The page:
Wind Power Facts

This page has some articles about industrial wind power. What makes them different, is that they aren’t written by lobbyists.

My name is John Droz, jr, and I’m a physicist who has also been an environmental activist for some 25 years. I’ve been a member of the Sierra Club, the Adirondack Council, the Association for the Protection of the Adirondacks, and the Resident’s Committee to Protect the Adirondacks, among others. [The views expressed here are mine as a scientist promoting science, and may not be consistent with the political agendas of those organizations. None of this is about me anyways. It all comes down to this: do you want our energy and environmental policies determined by Science or lobbyists? So far the lobbyists are pitching a shutout.]

The main point of all of my documents is to educate citizens about the basics of industrial wind power, a highly complex technical matter. [A major belief of mine is the KISS (Keep It Simple) philosophy, and my writings attempt to incorporate that principle.]

What then? The objective would be for educated citizens to demand that their government only support (and allow on the grid) energy solutions that have been verified as legitimate using scientific methodology. Science is not a body of data, but is really a methodology. Science without the Scientific Method is just a set of opinions.

That is my key message here: we do have serious energy (and environmental) problems, and we should insist on Sound Scientific Solutions for such matters.

[Note 1: Wind energy is the more technically correct term, but since most citizens are more familiar with the phrase wind power, I will use the latter here.]
[Note 2: This is not a NIMBY issue for me, as no wind power projects are proposed for my community.]
[Note 3: “Industrial wind power” refers to large scale ventures designed to provide electrical power on a commercial basis. This is an entirely different product (for several technical reasons) from home or boat based wind power generators, which can sometimes make economic sense.]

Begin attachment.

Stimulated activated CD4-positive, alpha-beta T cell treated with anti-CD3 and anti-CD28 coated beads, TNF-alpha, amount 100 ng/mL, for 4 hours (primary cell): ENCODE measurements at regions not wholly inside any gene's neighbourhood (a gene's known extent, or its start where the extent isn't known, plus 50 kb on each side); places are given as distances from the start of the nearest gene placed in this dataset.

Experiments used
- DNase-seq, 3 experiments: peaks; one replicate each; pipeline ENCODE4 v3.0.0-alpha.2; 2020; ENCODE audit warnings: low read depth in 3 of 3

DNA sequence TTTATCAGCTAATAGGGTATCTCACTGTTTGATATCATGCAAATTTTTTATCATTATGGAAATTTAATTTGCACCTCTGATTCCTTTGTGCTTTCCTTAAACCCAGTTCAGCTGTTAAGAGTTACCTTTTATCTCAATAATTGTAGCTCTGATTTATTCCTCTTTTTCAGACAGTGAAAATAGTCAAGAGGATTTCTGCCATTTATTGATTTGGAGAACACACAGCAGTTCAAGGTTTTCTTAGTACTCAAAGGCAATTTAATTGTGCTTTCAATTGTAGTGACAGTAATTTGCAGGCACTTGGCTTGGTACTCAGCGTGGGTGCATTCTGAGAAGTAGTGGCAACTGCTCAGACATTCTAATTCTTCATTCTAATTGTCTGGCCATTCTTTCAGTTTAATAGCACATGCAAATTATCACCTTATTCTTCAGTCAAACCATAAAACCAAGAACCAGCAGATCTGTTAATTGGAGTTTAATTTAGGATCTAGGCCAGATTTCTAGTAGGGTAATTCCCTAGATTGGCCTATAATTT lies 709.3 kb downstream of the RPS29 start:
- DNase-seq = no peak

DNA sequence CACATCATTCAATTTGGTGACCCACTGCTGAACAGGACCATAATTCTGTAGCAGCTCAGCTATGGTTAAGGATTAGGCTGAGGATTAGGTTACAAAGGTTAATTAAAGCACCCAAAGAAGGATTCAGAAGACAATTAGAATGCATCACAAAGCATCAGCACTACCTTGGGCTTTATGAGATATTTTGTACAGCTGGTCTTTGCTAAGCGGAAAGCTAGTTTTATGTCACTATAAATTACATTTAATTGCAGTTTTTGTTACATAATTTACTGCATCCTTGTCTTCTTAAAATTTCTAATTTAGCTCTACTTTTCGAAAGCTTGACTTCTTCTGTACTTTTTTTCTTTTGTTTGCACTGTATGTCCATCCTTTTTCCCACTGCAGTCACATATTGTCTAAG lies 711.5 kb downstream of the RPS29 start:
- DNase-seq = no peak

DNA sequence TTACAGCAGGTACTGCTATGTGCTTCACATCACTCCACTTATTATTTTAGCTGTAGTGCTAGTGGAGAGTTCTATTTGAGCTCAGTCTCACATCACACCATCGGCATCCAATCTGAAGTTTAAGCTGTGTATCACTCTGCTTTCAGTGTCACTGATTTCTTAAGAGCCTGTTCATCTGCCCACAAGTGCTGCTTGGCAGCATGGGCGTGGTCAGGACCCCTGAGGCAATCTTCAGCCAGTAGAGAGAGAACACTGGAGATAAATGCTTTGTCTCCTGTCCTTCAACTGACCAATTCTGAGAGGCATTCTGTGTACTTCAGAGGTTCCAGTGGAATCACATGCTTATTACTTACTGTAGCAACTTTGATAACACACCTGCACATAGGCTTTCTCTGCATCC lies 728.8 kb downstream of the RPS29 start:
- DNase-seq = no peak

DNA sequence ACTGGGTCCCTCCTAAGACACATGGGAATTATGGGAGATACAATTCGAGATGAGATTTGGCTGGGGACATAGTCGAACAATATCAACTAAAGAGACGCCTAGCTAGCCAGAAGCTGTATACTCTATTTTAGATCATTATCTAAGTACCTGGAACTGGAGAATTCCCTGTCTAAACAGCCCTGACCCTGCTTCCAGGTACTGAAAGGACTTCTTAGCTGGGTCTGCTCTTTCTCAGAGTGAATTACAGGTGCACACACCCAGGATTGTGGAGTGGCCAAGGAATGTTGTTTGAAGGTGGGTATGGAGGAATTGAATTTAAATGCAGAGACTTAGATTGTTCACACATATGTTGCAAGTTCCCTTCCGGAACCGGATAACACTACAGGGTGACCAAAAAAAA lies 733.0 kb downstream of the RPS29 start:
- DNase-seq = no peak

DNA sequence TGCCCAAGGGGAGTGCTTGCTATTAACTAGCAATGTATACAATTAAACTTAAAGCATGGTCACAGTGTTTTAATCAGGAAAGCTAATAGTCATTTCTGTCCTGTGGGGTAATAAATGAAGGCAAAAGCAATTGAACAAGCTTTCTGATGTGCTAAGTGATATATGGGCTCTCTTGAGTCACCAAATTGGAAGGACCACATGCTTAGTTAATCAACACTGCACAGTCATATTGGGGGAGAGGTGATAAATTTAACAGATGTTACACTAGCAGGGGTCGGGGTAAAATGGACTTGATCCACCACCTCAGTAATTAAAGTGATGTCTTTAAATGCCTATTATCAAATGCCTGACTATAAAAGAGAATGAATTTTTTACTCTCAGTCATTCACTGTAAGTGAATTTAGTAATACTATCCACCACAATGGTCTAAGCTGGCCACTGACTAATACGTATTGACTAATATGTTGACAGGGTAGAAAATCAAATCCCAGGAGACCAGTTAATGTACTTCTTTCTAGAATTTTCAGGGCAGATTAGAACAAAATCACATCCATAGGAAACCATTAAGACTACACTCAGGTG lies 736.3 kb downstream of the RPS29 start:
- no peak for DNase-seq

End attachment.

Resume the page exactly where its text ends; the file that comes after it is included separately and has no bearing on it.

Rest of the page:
The ONLY legitimate reason industrial wind power should exist today is for it to live up to its promoter’s assurances that it will meaningfully (and affordably) help reduce greenhouse gas emissions (e.g. CO2). However (since neither one of these conditions are being met), in almost all cases, wind power development is instead sold to a community based on the financial incentives offered by the developers.

This, of course, is a completely different and unrelated consideration. As the picture on the right shows, the only thing green in this whole matter is the substantial profit being made by the developers and their paid supporters. So begins a series of serious incongruities.

It is an unfortunate indictment of our society today that so many important decisions are primarily based on “what’s in it financially for me.” One obvious consequence of this shortsighted and selfish perspective is that we get what we deserve.

To those people who say wind power is good because it brings money to their community, then we would expect them to be leading the charge promoting other local economic developments that would also bring money to their community, like: a regional landfill, a chemical plant, a prison for terrorists, etc.

Courtesy of WindToons.
See their site for many other insightful representations.

I am STRONGLY in favor of reducing the pollutants of fossil fuel power facilities (like coal), and of aggressively investigating other good options for producing electricity. My main concern is that we should not be wasting time and money on illusionary solutions — like some of the alternatives being promoted by those with vested financial interests in them.
A critical fact to understand is that just because a power source is an alternative, or a renewable, does NOT automatically mean that it is better than any conventional or fossil fuel source! In other words, electrical energy alternatives/renewables should not be given a free pass on common sense scrutiny, and the use of scientific methodology, in objectively evaluating their merits. (See near the bottom of this page for status of Common Sense.)

Whether an alternative/renewable is acceptable is a highly technical matter that should be decided on the basis of a comprehensive, independent, objective and transparent evaluation of three key conditions:
a) its technical performance, b) the economics of the power produced, and c) its FULL environmental impact.

All independent evidence to date indicates that industrial wind power fails on all three of these critical counts.

Now, does stating that fact make me “anti-green?” How absurd a conclusion that would be! No, it makes me “anti-illusion” or “pro-science.” And I fully support legitimate “renewables” like industrial geothermal.

My articles discussing various aspects of this issue have been grouped into two categories:
1 – those of interest to anyone who wants to know more about industrial wind power, and
2 – those that relate to local groups who are organizing to resist the wind power conglomerate. As a bonus, a few selected documents written by other experts in the energy field are also referenced. Here is an example: Key Industry Terms in the wind energy business, is an important paper by energy expert Glenn Schleede that does a fine job of explaining many of the technical concepts that we are dealing with. Please read this closely!

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